When Yossarian returns from the hospital, nobody is around except Orr and a dead man in Yossarian's tent.
Orr is fixing a leak in the faucet. This makes Yossarian nervous.
Orr tells Yossarian a random fact: when he was a kid, he used to walk around with one crab apple in each cheek. Yossarian asks why. Big mistake.
Orr skirts around the question, saying that crab apples are better than horse chestnuts. The only answer Yossarian can get out of Orr is that he wanted big cheeks. Why? A good question. Keep 'em coming.
Yossarian eventually stops questioning Orr because he knows it will be useless.
He recalls a time when a prostitute kept beating Orr over the head with a shoe, for a reason he has yet to discover. Orr only giggled as she hit him, but was eventually knocked unconscious. Weird.
Orr tries to bait Yossarian by asking him if he wants to know why the prostitute kept beating him. Yossarian doesn't bite.
We learn that General Peckem and General Dreedle are rivals. General Peckem tries to tell General Dreedle's soldiers how to pitch their tents and General Dreedle retaliates, saying it's none of Peckem's business.
A mail-clerk named Wintergreen resolves their dispute by trashing all of Peckem's orders because he finds Peckem's writing style too prolix.
General Peckem, to save face, orders Colonel Cargill to muster up as much enthusiasm among his soldiers as he can. Yossarian is one of the soldiers.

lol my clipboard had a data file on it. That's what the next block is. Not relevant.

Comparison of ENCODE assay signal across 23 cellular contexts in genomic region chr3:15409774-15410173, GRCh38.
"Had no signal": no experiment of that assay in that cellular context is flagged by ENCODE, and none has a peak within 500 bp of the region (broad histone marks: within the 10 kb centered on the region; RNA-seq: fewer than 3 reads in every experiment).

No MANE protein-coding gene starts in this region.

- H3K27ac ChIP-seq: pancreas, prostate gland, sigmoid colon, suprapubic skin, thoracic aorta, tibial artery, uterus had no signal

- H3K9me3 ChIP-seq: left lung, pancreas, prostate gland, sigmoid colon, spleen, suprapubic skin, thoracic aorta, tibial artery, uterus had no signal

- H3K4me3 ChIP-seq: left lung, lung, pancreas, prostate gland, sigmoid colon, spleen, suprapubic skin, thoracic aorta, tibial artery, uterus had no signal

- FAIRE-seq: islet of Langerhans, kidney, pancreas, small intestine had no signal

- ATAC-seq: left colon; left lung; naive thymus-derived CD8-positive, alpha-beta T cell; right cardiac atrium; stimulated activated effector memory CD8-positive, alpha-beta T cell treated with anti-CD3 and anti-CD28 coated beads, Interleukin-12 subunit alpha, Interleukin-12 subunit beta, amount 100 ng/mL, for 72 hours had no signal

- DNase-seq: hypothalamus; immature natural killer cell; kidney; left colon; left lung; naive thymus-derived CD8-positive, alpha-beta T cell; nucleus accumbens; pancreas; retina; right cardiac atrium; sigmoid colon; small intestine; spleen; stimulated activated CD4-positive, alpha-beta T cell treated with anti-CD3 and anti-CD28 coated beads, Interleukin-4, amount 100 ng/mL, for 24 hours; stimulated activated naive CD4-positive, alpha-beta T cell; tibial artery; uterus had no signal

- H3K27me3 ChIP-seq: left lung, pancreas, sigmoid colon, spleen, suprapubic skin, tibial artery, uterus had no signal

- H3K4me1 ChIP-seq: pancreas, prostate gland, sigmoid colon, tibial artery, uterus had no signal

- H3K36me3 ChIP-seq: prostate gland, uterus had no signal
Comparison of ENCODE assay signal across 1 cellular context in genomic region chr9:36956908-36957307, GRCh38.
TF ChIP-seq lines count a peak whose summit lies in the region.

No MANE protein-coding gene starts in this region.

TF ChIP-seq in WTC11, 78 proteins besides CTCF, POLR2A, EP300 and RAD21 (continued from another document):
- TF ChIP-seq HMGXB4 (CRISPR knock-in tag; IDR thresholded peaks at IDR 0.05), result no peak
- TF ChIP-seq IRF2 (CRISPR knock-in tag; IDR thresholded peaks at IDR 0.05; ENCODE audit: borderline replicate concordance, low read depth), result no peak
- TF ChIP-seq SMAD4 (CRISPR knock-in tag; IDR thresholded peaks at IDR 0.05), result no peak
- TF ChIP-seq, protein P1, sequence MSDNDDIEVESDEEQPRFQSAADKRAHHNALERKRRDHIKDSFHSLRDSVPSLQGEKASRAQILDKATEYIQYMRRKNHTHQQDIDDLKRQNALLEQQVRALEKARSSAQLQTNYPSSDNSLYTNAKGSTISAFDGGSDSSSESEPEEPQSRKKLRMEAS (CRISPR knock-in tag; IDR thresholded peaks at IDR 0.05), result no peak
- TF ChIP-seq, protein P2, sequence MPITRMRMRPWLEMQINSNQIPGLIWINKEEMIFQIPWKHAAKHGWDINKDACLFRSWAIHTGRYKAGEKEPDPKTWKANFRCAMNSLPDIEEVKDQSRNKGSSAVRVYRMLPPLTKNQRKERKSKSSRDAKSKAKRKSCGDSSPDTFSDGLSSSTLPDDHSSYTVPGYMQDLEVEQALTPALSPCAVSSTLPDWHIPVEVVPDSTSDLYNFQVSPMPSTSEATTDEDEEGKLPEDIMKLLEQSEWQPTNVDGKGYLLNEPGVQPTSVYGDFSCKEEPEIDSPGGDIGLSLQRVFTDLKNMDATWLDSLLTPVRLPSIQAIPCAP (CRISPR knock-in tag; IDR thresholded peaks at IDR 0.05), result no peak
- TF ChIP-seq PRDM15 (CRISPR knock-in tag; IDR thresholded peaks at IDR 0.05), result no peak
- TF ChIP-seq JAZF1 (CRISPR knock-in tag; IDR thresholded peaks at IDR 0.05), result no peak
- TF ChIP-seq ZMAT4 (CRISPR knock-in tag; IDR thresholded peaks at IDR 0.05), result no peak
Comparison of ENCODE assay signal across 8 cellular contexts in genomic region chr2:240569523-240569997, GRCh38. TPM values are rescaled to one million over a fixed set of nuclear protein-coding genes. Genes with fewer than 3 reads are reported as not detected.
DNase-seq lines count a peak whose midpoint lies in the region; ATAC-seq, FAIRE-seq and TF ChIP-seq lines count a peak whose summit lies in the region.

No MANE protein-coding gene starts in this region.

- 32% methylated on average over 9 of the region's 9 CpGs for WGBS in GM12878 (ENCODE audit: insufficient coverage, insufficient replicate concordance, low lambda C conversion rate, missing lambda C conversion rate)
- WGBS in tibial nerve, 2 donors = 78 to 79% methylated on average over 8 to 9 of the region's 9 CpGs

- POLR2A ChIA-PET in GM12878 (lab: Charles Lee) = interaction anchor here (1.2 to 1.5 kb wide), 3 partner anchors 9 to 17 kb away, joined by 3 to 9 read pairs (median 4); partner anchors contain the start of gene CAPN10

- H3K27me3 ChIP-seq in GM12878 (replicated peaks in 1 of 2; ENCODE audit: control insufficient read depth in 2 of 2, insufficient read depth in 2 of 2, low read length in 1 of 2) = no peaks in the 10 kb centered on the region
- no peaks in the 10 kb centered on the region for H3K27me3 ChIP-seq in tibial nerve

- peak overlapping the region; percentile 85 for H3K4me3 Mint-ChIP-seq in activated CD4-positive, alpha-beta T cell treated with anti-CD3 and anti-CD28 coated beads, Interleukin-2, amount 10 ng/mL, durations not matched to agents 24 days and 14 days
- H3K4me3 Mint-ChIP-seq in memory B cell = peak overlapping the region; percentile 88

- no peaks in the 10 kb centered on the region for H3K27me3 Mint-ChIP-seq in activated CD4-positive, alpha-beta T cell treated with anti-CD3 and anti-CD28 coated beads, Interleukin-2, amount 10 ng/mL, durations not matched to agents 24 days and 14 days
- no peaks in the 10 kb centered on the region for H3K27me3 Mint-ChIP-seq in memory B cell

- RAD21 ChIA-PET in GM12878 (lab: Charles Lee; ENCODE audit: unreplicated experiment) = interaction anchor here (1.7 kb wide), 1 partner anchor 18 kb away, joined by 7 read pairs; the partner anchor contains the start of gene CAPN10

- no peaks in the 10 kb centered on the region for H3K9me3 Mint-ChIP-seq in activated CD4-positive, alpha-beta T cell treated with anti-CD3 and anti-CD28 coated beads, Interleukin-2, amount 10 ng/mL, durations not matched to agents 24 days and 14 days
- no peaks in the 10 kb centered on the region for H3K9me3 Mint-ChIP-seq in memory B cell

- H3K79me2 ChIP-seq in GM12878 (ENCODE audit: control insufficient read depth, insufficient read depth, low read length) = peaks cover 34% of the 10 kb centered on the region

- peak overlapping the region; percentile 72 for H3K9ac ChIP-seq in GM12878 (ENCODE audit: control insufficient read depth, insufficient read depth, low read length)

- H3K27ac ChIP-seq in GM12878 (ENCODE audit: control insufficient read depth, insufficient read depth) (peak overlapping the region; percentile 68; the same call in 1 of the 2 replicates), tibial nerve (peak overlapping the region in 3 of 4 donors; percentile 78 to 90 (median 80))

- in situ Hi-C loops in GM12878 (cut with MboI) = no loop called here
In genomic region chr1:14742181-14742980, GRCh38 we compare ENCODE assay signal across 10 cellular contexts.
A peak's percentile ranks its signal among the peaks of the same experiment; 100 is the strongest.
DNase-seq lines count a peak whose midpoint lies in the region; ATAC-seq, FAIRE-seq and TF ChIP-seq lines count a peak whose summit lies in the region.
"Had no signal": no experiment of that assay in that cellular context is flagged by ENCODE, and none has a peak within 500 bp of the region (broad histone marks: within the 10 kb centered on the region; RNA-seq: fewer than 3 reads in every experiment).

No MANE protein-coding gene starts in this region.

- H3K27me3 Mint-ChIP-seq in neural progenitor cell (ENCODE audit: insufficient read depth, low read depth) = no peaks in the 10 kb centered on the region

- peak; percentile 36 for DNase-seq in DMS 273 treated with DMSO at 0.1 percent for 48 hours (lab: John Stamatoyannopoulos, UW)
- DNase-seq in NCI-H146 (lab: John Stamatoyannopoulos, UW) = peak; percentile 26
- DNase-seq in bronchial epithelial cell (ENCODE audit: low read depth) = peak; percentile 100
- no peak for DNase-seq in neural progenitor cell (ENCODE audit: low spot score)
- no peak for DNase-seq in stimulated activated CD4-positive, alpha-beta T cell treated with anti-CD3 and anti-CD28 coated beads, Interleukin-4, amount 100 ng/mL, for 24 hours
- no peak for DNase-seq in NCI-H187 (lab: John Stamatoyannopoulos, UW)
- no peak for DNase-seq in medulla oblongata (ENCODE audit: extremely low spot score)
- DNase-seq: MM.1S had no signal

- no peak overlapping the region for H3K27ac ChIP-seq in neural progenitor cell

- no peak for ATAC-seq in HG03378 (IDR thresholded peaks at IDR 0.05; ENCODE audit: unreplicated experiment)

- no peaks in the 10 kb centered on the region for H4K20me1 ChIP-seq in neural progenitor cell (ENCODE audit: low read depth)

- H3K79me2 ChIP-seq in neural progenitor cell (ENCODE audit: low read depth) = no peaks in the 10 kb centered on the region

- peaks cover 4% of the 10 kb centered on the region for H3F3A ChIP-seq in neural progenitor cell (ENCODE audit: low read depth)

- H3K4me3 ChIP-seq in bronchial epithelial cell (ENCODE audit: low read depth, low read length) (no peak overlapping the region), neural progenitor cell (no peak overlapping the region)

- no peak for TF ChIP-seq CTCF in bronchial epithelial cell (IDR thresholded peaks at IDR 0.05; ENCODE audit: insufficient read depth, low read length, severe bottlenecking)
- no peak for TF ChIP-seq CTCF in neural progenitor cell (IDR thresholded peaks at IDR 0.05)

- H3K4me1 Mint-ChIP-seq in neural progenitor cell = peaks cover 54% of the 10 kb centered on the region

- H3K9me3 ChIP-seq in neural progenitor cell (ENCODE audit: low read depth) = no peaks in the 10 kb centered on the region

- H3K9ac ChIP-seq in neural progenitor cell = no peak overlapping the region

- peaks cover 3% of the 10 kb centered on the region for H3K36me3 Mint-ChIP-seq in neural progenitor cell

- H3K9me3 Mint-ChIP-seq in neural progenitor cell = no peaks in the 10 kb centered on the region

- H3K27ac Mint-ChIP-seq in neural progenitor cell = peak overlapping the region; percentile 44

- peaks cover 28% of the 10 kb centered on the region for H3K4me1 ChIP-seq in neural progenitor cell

We learn that there are several soldiers who have finished their fifty missions and are waiting nervously to be sent home.
Heller hints that nobody has been sent home yet. Boo. And the soldiers are nervous because they know Colonel Cathcart might raise the number of required missions at any time. That would be like The Man adding a year to high school every time you were a senior.
Colonel Cargill is a bad marketing executive – so bad that companies come to him when they want losses to record for tax purposes.
He is proud of his ineptitude. Meaning, he's happy to suck at his job. He orders his men to have fun.
Doc Daneeka still refuses to discharge Yossarian. He insists that his own troubles are worse than everyone else's.
Even though Yossarian is his friend, the Doc does nothing to help him. He suggests only that Yossarian take it as best he can – like Havermeyer. Yes, that's the guy who likes to eat peanut brittle and shoot mice.
Havermeyer is a lead bombardier, hated among the men because he always flies directly to a target and never takes evasive action. This means the rest of his flight formation suffers because they make easy targets for enemy fire. Havermeyer never misses a target, so he doesn't mind a few dead pilots. Yes, we are supposed to dislike him
Yossarian, on the other hand, always takes evasive action, so much so that his formation has trouble keeping up with him. He's given up caring whether or not he hits his target. The men like him because he doesn't get him killed.
When the men confront Havermeyer, aggressively asking why he never takes evasive action, Colonel Cathcart defends him.
We learn that Havermeyer really enjoys shooting mice (or perhaps just shooting things in general). He lures the rodents to him with a candy bar, then turns on a light to stun them, waits until their terrified eyes meet his, and then laughs maniacally as he shoots them. Drop jaw now.
One night, a soldier named Hungry Joe comes running out at the sound of Havermeyer's shots and falls into a trench.
We learn that Hungry Joe has completed his fifty missions and is waiting to go home. He has gone mad from the long wait.